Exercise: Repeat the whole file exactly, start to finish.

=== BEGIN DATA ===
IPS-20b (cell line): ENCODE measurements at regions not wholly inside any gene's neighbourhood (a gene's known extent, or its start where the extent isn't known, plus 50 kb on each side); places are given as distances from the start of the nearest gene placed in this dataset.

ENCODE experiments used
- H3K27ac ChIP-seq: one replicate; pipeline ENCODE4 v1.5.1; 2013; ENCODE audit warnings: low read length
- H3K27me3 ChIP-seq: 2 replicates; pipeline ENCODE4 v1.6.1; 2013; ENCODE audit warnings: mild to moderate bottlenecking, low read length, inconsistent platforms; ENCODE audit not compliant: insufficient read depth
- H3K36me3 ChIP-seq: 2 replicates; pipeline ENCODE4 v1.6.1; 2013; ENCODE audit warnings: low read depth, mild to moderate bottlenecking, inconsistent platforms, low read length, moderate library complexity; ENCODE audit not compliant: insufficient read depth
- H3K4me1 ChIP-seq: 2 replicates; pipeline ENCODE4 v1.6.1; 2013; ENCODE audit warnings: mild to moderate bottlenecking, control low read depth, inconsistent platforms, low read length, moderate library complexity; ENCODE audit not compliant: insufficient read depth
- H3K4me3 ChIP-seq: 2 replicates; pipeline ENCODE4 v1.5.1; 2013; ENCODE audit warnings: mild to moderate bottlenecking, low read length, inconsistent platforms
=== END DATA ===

IPS-20b (cell line): ENCODE measurements at regions not wholly inside any gene's neighbourhood (a gene's known extent, or its start where the extent isn't known, plus 50 kb on each side); places are given as distances from the start of the nearest gene placed in this dataset.

ENCODE experiments used
- H3K27ac ChIP-seq: one replicate; pipeline ENCODE4 v1.5.1; 2013; ENCODE audit warnings: low read length
- H3K27me3 ChIP-seq: 2 replicates; pipeline ENCODE4 v1.6.1; 2013; ENCODE audit warnings: mild to moderate bottlenecking, low read length, inconsistent platforms; ENCODE audit not compliant: insufficient read depth
- H3K36me3 ChIP-seq: 2 replicates; pipeline ENCODE4 v1.6.1; 2013; ENCODE audit warnings: low read depth, mild to moderate bottlenecking, inconsistent platforms, low read length, moderate library complexity; ENCODE audit not compliant: insufficient read depth
- H3K4me1 ChIP-seq: 2 replicates; pipeline ENCODE4 v1.6.1; 2013; ENCODE audit warnings: mild to moderate bottlenecking, control low read depth, inconsistent platforms, low read length, moderate library complexity; ENCODE audit not compliant: insufficient read depth
- H3K4me3 ChIP-seq: 2 replicates; pipeline ENCODE4 v1.5.1; 2013; ENCODE audit warnings: mild to moderate bottlenecking, low read length, inconsistent platforms